Advocates for Indian women in Minnesota are hailing a decision by Congress to reauthorize and expand the Violence Against Women Act.
For years, the law has supported domestic violence prevention programs aimed at curbing abuse and sexual assault. It also has funded shelters and training for law enforcement. But until now, the law didn't cover many cases involving American Indian women.
The law signed by President Barack Obama today will make it possible for tribes to prosecute certain, common domestic abuse cases, said Sarah Deer, a former Justice Department Attorney-turned William Mitchell law professor invited by the White House for the signing ceremony in Washington.
"If a woman is being battered or assaulted by her non-Indian boyfriend or husband the tribe can actually press charges, which they haven't been able to do before," said Deer, who for 15 years has advocated changes to the act to better protect American Indian women.
The reauthorized act responds to a 1978 Supreme Court ruling that prevented tribal governments from exercising criminal jurisdiction over non-Indians.
Deer said the law will only apply to non-Indians who are married or in an intimate relationship with a tribal member. It is also limited to cases of domestic violence.
"So it's not going to apply to just anyone who happens to be on the reservation," Deer said. "It's not going to apply to people who visit a casino, unless they're in some type of romantic relationship with a tribal woman." While the change may appear small, its implications are broad.
“There isn't really any recourse... Their batterers say that -- 'Your tribes can't touch me. They don't have any jurisdiction over me' -- and they go and batter them.”Bonnie Clairmont of the Tribal Law and Policy Institute
"I think it can save lives," said Bonnie Clairmont, a program specialist for the Tribal Law and Policy Institute.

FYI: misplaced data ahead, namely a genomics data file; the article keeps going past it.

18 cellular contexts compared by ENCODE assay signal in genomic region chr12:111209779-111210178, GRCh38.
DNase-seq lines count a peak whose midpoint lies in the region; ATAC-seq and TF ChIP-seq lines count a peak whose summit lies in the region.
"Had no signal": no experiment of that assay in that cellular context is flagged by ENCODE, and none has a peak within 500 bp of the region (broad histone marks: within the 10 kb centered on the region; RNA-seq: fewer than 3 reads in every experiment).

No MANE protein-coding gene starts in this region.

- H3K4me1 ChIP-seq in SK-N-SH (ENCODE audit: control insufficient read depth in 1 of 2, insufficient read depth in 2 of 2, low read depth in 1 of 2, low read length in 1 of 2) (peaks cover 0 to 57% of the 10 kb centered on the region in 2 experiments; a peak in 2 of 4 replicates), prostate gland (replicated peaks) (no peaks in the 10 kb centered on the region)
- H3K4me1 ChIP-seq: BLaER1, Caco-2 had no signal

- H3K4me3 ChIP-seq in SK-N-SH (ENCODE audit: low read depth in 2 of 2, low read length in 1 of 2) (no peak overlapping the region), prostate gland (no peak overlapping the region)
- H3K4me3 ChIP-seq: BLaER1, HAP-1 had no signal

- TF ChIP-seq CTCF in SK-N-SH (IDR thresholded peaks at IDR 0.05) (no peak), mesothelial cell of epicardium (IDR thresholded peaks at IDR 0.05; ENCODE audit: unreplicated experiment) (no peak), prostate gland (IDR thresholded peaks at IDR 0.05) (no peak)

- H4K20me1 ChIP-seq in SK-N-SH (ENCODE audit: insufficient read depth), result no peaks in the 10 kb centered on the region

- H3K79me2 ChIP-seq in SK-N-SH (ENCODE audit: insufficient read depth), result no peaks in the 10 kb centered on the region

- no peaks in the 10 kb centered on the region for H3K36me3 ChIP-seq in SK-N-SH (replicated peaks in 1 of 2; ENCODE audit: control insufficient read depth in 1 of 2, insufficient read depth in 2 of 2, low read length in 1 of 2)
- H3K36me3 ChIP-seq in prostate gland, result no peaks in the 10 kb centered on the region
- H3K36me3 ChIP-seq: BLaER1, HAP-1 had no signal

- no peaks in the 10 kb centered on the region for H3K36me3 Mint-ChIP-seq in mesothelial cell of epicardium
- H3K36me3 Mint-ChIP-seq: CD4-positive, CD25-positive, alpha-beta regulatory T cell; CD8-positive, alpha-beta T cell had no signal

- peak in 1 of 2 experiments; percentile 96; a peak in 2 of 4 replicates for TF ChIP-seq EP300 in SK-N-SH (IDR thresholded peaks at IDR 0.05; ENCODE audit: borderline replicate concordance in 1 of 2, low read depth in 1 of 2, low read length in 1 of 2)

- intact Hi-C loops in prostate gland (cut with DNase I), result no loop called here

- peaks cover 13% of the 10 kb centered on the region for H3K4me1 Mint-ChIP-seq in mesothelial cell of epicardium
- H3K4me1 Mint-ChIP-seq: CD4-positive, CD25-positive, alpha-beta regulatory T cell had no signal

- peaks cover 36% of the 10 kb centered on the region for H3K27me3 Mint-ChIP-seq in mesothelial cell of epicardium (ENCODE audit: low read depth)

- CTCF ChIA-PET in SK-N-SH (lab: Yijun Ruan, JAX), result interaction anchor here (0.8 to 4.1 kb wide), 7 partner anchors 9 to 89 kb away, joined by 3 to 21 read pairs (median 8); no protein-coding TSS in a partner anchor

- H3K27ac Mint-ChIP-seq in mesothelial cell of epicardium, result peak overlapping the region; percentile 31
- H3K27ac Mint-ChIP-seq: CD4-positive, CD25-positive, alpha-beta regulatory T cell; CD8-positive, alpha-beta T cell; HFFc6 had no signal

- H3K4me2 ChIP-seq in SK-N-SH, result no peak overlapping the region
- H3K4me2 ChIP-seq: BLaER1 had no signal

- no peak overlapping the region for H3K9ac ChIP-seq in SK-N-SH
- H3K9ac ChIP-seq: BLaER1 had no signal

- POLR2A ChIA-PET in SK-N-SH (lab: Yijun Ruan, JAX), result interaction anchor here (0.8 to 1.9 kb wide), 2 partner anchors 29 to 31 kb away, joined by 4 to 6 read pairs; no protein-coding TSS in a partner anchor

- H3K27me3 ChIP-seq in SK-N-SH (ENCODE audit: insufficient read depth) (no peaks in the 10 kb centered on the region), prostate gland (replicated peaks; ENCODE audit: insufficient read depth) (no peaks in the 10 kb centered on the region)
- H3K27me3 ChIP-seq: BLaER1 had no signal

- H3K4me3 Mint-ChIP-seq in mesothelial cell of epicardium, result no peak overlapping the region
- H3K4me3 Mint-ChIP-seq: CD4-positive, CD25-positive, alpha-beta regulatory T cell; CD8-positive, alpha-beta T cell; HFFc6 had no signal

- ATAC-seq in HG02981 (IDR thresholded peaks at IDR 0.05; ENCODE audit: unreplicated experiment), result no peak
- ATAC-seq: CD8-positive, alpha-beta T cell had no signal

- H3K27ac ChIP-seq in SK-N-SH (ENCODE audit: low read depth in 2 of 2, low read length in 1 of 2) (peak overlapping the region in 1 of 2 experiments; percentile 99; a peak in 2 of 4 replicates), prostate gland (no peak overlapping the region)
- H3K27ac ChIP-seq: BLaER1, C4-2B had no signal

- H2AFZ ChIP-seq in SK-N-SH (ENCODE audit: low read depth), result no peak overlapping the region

Clairmont, a member of Wisconsin's Ho-Chunk Tribe, works on domestic violence and sexual assault issues in tribal nations around Minnesota and throughout the country. She said domestic violence is worse in tribal communities.
A 2008 study by the United Way and the Department of Public Safety on domestic violence in Minnesota, found 37 percent of Native American women who responded had experienced some type of domestic violence.
Data specifically about domestic violence between Indians and non-Indians is hard to come by, but Clairmont said such incidents seem to be more prevalent.
"There isn't really any recourse. And native women have told me that," she said. "Their batterers say that -- 'Your tribes can't touch me. They don't have any jurisdiction over me' -- and they go and batter them."
Joe Plummer, the tribal attorney for the White Earth Nation in northwestern Minnesota, said the decision by Congress to reauthorize the Act gives tribes more sovereignty.
"It permits the tribe to exercise its authority within its reservation boundaries," he said.
Tribes will have the power to set penalties for crimes that fall under the act. Plummer said the ability to prosecute more domestic abuse cases could potentially require White Earth to rent jail space.
"We're in no different situation than some counties in Minnesota, including one right here, Mahnomen County, which does not have a jail," Plummer said. "And they have to do the same thing. They have to rent space in other jails to house their prisoners."
Despite President Obama's signature today, turning the legislation into action could take time.
"The tribes are very happy that there's another tool in their arsenal of sovereignty to address real public safety problems on Indian reservations," said Kevin Washburn, assistant secretary of the Bureau of Indian Affairs. "Having said that, it will be expensive for them to implement this."
Washburn said because it could take time to secure funding, any wide-spread benefits from the act could still be years away.